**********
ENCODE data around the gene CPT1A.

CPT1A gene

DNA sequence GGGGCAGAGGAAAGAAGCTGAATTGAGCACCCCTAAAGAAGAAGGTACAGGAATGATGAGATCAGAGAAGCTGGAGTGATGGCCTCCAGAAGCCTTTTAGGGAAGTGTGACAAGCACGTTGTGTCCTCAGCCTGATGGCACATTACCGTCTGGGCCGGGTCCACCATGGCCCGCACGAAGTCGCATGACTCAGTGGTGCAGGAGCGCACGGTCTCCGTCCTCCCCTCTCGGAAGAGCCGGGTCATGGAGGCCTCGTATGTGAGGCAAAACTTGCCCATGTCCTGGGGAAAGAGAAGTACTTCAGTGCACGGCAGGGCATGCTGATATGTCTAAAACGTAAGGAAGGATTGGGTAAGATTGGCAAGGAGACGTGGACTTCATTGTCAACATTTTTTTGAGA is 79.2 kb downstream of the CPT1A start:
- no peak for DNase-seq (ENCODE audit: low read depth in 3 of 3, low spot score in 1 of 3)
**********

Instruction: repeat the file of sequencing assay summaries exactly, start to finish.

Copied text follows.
ENCODE data around the gene CPT1A.

CPT1A gene

DNA sequence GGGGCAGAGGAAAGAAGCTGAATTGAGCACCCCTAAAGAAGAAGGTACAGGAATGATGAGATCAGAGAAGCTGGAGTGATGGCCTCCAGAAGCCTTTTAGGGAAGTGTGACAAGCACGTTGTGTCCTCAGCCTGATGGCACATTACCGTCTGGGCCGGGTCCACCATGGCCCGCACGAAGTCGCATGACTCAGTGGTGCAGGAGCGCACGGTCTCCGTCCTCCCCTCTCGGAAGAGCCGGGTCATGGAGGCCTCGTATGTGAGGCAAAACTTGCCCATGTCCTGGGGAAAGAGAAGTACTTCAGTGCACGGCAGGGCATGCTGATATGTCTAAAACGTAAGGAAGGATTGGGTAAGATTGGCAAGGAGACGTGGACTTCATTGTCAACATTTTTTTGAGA is 79.2 kb downstream of the CPT1A start:
- no peak for DNase-seq (ENCODE audit: low read depth in 3 of 3, low spot score in 1 of 3)